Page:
Q: Have you ran any Marathons or plan to race any?

A: I have run only two plus some longer stuff in the hills. My first was Dublin in 2007 when I ran 3:18. Last year in Copenhagen I had another go and ran 2:55. I hope to do a Winter marathon this year if I can get my work/life balance right. I feel I am too young to run marathons “for the hell of it”, so each one I do I want to be absolutely 100% on top of my game.


Q: Do you have any ultimate goals for this year or next?

A: I have a very ambitious ultimate goal that I keep close to my chest. But there is a plan in an Excel sheet going from today to my 41st birthday (8 years) which I believe is the necessary time to develop an athlete to their absolute potential. If I run a marathon this year, my aim would be to run substantially faster than the 2:55 in Copenhagen. I wore traditional racing shoes for that race and they almost crippled me, so with a consistent spell of training and 1 year working on my technique I’d expect to improve on that by a reasonably big margin. I ran close to my 5 mile personal best on no physical training earlier in the year, but need to take stock in the next race I do before planning any specific goals for this year.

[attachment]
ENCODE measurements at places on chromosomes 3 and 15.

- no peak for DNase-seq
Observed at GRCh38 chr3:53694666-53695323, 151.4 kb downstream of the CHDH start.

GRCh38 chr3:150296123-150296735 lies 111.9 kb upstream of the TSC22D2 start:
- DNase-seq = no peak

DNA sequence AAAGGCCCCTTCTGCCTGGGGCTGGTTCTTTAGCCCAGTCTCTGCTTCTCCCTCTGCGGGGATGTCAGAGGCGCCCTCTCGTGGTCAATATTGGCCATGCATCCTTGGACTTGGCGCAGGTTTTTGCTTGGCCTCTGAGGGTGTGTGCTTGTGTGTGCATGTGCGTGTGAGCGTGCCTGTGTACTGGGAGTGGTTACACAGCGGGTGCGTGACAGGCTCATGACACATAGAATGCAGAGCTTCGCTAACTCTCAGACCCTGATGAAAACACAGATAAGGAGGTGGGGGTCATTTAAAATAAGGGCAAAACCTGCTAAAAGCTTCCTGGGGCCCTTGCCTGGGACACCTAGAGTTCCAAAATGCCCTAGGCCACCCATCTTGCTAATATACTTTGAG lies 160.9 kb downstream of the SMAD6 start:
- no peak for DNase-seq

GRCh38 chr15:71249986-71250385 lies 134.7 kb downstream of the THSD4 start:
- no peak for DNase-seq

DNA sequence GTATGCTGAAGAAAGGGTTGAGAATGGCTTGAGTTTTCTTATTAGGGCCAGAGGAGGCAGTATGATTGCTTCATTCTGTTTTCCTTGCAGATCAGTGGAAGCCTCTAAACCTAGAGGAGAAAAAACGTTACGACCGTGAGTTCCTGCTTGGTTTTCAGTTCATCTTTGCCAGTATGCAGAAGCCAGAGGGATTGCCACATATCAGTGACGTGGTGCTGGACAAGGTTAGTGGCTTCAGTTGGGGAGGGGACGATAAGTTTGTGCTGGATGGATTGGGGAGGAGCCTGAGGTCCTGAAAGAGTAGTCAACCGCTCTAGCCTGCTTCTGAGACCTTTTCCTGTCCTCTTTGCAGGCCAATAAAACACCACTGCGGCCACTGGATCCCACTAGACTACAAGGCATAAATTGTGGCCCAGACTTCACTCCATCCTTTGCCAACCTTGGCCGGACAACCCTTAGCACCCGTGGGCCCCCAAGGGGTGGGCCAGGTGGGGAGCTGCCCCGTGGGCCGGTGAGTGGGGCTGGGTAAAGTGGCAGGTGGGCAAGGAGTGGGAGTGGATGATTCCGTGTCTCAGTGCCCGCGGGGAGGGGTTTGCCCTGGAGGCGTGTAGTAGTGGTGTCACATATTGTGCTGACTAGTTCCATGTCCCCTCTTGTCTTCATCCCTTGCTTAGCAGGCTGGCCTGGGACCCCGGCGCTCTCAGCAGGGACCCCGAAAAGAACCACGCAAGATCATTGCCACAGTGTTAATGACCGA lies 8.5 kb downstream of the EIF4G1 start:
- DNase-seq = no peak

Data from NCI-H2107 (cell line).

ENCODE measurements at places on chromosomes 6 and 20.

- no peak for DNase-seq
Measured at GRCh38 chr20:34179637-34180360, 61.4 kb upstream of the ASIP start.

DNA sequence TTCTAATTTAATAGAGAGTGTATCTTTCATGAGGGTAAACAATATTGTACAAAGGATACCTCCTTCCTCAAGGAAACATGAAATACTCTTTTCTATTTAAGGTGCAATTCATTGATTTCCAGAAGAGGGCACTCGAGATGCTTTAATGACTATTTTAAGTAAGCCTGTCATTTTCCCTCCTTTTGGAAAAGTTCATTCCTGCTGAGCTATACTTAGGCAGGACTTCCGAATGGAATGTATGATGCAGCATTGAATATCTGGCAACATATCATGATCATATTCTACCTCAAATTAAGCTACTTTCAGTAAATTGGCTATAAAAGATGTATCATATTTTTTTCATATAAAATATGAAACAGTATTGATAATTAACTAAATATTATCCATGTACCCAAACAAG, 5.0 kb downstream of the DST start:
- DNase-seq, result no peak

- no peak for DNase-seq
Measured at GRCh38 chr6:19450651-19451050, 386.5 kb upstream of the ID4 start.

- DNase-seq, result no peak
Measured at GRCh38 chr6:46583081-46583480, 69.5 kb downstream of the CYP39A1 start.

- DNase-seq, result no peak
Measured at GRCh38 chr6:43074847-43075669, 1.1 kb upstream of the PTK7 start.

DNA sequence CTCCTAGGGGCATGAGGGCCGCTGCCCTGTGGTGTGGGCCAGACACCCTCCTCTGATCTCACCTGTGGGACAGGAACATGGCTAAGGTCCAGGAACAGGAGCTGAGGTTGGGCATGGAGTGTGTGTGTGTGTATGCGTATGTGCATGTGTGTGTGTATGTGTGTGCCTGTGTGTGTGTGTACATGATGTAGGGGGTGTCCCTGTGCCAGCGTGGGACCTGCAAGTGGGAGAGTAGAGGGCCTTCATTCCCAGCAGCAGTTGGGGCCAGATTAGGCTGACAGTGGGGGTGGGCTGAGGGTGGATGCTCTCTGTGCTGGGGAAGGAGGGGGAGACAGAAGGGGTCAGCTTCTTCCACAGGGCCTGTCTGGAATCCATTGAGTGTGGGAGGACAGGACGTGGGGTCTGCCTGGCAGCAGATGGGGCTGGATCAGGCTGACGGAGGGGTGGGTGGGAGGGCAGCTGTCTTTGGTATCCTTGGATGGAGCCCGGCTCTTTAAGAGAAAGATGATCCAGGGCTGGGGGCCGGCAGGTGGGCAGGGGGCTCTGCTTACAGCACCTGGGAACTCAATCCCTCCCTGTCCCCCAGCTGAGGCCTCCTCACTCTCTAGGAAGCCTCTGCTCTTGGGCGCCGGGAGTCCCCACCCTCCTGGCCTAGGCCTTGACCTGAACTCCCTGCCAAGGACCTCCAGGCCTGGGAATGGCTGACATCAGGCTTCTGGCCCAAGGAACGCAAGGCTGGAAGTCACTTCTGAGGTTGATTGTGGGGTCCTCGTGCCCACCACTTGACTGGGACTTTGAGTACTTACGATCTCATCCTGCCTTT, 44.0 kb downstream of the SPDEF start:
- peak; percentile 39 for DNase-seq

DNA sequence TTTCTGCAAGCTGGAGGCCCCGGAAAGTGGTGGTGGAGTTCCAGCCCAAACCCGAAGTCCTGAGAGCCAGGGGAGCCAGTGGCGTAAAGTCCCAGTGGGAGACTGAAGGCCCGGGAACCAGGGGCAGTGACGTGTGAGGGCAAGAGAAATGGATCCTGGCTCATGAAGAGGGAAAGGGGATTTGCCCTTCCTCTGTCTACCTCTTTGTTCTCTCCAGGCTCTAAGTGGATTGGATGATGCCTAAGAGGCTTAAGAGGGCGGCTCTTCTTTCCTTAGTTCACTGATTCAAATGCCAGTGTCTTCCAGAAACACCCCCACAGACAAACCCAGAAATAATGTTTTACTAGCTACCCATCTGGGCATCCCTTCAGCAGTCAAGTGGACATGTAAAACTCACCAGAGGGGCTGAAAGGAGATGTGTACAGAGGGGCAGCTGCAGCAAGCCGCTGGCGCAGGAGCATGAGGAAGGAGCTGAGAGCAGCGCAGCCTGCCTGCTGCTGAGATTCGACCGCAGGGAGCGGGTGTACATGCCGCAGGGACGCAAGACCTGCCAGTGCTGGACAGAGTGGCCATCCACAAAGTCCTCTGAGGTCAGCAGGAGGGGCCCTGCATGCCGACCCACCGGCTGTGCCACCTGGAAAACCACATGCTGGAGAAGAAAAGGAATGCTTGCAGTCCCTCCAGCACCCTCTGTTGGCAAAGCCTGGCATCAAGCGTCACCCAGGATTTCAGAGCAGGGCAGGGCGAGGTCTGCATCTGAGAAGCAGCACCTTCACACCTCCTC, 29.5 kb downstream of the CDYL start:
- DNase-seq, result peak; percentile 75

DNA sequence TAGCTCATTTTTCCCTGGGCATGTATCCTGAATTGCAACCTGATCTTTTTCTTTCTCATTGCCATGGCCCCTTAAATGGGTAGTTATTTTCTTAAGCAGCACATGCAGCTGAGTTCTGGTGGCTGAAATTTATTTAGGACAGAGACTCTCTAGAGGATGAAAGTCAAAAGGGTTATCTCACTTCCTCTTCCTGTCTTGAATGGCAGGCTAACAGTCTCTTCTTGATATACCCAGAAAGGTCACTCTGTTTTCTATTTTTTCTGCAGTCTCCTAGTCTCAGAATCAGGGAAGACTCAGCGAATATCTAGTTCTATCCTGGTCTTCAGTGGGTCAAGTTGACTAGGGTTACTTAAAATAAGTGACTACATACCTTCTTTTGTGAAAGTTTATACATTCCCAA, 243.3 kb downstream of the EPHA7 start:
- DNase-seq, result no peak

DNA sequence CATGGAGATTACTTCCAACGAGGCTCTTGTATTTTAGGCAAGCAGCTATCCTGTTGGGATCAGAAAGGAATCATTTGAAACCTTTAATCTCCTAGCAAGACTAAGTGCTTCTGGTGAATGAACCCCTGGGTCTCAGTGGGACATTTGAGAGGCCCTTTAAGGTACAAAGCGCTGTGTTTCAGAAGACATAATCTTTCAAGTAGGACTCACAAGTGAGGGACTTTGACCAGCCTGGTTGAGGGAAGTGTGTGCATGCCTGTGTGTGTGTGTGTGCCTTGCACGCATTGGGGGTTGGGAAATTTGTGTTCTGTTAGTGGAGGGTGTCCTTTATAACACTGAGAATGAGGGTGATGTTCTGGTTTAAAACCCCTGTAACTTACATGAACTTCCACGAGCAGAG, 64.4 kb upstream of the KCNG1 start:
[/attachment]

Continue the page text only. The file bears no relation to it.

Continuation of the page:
Q: Whats your thoughts on sports gels? and do you use / eat them?

Cooked in Copenhagen marathon
Cooked in Copenhagen: René in his second marathon, while things were tolerable, before the heatwave took it's toll

A: They’re a bit like all processed food to me: good if you’re desperate or starving but should be avoided otherwise. Ben Medder, our natural movement consultant, told mea good rule: “If you cannot pluck it, kill it or pick it, it’s not food!” I used gels for my ultra/marathon running and will probably continue to do so because it’s not practical to eat real food in a big city marathon and can be hard for the stomach. But gels are not food nor are they a substitute for food and I’d prefer to make my own if I knew how. Generally for races around the hour mark, I have no need for fuel and I believe no athlete with proper endurance foundation would need them for races of that distance unless they under-eat regularly or are otherwise stressed out of their minds.


Q: What kind of food do you love the most & do you like wine or beer?

A: I love most of the foods I have given up: Pizza, pasta, bread, cakes and cheese. I find solace in the fact that I also love steaks (particularly bison and venison) and anything containing garlic! And I can still eat my home-made Bolognaise with salad instead of pasta or cook up Mexican or Indian with vegetables. So spicy does it for me. I try to eat only natural foods, avoiding grains and dairy except for special events like Christmas etc. where I do what I want. My “best friends” on a regular basis are probably sweet potatoes and pineapples! I’m a huge fan of craft beers and fine ales and stouts and lately have gotten a taste for proper Italian wine (while having a distaste for most any other wine oddly!). I drink wine weekly and try to avoid other alcohols most of the year saving them for special events.


Q: Would you like to give our readers some tips on their 1st races…